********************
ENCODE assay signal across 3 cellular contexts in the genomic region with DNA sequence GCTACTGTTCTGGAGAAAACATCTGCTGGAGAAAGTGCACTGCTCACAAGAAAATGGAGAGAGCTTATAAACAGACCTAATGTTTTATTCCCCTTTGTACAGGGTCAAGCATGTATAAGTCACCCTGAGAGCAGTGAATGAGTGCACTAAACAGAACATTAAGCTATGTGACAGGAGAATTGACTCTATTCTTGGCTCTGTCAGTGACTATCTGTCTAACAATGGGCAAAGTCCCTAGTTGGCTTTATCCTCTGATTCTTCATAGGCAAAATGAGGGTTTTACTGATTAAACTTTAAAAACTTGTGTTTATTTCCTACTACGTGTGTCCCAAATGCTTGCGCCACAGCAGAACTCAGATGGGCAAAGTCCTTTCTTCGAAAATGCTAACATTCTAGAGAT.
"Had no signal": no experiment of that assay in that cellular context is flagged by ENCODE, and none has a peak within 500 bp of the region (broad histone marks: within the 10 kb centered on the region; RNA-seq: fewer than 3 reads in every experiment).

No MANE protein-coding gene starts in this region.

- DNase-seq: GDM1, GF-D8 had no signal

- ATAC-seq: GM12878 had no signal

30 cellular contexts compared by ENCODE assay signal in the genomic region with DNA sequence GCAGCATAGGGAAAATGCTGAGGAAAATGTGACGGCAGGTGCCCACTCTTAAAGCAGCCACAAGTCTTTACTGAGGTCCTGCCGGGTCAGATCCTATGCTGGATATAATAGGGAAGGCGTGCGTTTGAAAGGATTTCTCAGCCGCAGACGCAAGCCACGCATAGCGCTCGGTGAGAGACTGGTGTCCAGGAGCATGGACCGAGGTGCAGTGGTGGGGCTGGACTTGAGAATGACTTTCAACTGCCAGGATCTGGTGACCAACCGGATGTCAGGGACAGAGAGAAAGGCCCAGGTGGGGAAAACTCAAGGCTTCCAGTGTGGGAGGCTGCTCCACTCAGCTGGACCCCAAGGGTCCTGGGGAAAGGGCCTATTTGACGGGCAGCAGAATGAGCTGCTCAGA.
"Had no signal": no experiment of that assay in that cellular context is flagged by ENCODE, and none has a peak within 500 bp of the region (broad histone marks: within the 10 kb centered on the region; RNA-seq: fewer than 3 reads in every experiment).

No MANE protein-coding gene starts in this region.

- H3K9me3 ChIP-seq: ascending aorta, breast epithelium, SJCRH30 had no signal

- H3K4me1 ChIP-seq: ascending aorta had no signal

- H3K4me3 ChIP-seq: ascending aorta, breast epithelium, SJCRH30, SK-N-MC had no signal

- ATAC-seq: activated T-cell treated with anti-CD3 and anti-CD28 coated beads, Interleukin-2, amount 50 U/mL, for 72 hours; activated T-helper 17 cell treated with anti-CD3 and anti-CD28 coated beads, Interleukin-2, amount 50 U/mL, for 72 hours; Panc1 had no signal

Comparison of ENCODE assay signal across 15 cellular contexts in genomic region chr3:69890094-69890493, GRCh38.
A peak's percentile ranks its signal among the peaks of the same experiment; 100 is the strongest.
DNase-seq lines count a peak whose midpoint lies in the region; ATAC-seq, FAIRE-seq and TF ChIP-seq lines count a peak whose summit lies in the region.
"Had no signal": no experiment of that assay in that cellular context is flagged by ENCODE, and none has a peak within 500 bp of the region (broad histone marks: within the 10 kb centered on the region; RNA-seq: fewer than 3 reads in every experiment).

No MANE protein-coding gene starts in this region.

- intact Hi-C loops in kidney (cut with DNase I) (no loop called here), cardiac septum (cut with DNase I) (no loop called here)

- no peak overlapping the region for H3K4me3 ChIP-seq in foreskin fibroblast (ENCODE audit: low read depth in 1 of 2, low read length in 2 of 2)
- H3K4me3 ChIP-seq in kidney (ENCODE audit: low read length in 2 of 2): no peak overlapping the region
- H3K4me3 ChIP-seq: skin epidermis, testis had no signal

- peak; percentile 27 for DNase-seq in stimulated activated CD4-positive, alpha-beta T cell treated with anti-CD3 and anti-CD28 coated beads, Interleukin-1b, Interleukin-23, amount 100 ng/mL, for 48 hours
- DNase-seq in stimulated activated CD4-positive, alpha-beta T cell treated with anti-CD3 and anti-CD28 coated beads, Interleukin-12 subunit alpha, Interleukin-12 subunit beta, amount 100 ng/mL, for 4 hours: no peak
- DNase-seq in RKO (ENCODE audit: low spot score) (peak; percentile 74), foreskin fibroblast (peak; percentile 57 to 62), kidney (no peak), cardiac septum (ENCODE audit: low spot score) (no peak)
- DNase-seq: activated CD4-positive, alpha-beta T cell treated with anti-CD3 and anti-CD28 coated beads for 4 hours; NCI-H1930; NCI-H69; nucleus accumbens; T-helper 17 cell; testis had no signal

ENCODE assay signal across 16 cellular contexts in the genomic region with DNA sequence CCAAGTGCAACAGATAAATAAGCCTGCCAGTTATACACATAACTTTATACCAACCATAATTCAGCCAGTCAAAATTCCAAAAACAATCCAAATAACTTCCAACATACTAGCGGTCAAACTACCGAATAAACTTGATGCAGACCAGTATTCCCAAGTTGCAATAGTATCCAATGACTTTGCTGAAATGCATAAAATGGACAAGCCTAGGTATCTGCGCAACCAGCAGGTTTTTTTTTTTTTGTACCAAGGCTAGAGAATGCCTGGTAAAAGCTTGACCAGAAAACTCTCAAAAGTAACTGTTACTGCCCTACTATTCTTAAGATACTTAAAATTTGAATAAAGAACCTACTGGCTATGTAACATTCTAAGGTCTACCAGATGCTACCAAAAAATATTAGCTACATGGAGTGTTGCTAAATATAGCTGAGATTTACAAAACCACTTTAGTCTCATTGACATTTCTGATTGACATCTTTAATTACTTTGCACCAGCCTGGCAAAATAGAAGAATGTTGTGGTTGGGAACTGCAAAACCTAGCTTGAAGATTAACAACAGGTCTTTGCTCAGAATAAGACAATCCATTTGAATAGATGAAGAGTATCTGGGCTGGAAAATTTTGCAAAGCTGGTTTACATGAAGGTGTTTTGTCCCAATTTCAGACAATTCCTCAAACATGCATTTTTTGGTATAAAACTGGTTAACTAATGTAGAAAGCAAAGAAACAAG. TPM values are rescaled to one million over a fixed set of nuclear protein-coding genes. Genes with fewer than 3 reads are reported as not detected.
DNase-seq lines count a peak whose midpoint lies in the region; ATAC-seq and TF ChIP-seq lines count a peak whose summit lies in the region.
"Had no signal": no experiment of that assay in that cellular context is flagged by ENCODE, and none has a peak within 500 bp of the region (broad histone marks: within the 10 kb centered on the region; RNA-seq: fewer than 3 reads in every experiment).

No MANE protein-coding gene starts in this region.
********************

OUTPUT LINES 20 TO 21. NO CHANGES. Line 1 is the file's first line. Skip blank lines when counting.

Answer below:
- H3K4me3 ChIP-seq in kidney (ENCODE audit: low read length in 2 of 2): no peak overlapping the region
- H3K4me3 ChIP-seq: skin epidermis, testis had no signal